When Will There Be a Native American President?



Gyasi Ross has a great article up on the possibilities and problems of a Native president, When Will There Be a Native American President? [Part 1] ‘Sigh,’ It’s Gonna Be Awhile…  Click over to read the whole thing, because I’m only going to include part here.


Can we honestly tell our beautiful and brilliant Native children that, in 2016, they can grow up and be President of the United States of America?


Probably not. Based upon the evidence (as opposed to optimism or good feelings), America does not seem to fully accept Natives as real-life human beings — thus it will likely be a few generations before we can seriously contemplate that.

After this, Ross takes some time to explain the normalization which has taken place in regard to Black people, Hispanic people, and Women. No, things aren’t all cherries and thornless roses with these groups, but they have been included enough in pop culture, normalized enough, that it’s not a complete shock for people to see any one of these peoples in high office.

But what about Natives?

Unfortunately, it looks like that’s still a long ways off. Here are a few reasons why.

First, Americans still have not normalized interactions with Natives.  This is manifest in many ways in pop culture today—pop culture is very important toward normalizing a group of people. For example, for decades there are have been movies where a black person plays a president on-screen, making folks more comfortable with the idea.  There have also been movies where women and Latinos/as, Asians play presidents, and every other role under the sun.  That gets rid of the sticker shock of seeing a person of that group in that position.  Moreover, it’s also not unusual to see folks from all backgrounds acting as a different ethnicity or in a leading role where race is not contemplated.  For Natives, though? Not so much. Natives are still a novelty, a character to be played on-screen and not just an ethnicity that a person happens to be. There is no Fresh off the Boat or Chico and the Man or Blackish or The Jeffersons or The Cosby Show for Native people. Plus, the prospect of a Native playing, for example, a President? Hasn’t been on the radar, even in the most subversive of films.

Natives have largely been only deemed competent to play a Native no matter how incredible that Native actor is. “How well can you be a Native, Native person?”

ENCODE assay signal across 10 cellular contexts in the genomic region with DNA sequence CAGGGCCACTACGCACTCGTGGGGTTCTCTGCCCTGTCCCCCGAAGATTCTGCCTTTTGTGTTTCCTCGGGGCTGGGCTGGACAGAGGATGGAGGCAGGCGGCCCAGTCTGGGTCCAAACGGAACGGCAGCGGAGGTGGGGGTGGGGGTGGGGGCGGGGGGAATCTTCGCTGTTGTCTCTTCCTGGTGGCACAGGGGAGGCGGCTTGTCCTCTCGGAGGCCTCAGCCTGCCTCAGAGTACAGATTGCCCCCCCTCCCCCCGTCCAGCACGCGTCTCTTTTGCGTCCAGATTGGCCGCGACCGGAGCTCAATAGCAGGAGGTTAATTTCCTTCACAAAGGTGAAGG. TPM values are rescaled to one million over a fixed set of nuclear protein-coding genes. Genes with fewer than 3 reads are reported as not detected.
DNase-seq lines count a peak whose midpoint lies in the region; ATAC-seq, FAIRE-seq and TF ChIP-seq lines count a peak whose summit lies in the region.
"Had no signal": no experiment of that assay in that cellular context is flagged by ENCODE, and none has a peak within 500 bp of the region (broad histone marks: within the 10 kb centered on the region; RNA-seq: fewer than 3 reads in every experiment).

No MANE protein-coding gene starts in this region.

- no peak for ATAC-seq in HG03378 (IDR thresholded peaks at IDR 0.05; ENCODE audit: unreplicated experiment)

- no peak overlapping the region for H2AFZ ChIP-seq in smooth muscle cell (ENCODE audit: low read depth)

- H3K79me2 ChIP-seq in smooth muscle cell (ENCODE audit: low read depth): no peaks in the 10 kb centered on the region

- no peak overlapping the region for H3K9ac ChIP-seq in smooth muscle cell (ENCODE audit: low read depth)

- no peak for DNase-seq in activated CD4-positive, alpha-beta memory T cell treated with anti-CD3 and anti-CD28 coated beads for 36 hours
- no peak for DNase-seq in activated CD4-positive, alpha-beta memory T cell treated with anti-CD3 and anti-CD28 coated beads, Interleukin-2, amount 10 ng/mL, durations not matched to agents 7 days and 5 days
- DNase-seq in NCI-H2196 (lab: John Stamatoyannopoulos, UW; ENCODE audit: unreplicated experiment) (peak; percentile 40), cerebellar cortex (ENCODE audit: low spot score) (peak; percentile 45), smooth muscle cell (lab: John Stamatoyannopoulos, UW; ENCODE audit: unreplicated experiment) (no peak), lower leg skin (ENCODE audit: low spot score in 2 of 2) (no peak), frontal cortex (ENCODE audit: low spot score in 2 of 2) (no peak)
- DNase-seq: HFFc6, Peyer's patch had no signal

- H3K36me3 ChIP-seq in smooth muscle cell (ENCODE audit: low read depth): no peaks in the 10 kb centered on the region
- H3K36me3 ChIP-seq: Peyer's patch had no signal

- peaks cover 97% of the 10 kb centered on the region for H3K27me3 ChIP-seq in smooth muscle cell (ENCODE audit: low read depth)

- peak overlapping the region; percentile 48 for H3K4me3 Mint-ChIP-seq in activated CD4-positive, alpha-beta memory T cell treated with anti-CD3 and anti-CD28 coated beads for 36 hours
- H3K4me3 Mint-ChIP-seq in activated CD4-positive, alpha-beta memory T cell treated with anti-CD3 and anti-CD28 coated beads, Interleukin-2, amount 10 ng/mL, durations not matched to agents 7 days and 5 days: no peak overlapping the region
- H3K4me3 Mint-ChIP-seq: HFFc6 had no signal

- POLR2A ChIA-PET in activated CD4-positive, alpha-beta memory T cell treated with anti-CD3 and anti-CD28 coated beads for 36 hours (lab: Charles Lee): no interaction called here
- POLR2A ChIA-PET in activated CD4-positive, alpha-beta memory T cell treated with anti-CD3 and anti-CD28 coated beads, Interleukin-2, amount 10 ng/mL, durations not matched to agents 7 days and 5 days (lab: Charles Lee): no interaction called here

Similarly, in my work as a writer and commentator, I largely am asked to only comment or write about “Native stuff.”  Now, I love commenting and writing about “Native stuff” but I’ve also found that “Native stuff” is a HUGE category. It’s ALL Native stuff! Whether we’re talking about national politics to public school funding to infrastructure and trade policy.  Now, similar to acting black folks, women, Latino/a, Asians, etc. are all considered competent to speak about things that are outside their communities and universal. It is not one bit unusual for a black person, a woman, a Latino/a or an Asian to comment or write on national news. For Natives? Not so much. It’s still a novelty and Natives are not deemed competent to have opinions on matters that are universal and aren’t uniquely Native.

We can’t speak about things that are just “human” or “American.”  It would be hard enough for a Native person to get a role as a doctor or teacher on TV, much less a Native President.

We also see it in regards to our tragedy.  Simply stated, the mainstream largely does not care or cannot relate to Native pain or outrage. The mainstream ignores the structural and institutional barriers, for example, that allow Native women to be raped at a rate exponentially higher than other women. It likewise ignores those same structural barriers that forbid Native nations from prosecuting outsiders who peddle drugs and/or murder our people.  Those same structures then, adding insult to injury, refuse to utilize its own resources to prosecute those bad actors, allowing them to prey upon our communities with impunity.

But nobody mentions that outside of our communities. If they do mention our communities, they mention the poverty without explaining how those barriers help to create and sustain that economic poverty.

As shown above, there is a perception that Natives cannot partake in these larger conversations.  As we discussed, there is a lack of empathy or understanding about our communities.  When those two things are combined with the mathematical fact that Natives are a tiny percentage of the population, it doesn’t bode well for a Native rising to be President anytime soon.  At some point, it’s a humanity question as it was for women, black folks, Latino/as, etc.; are Natives reflective enough of America generally to sometimes not be considered “Native” and instead just “human?”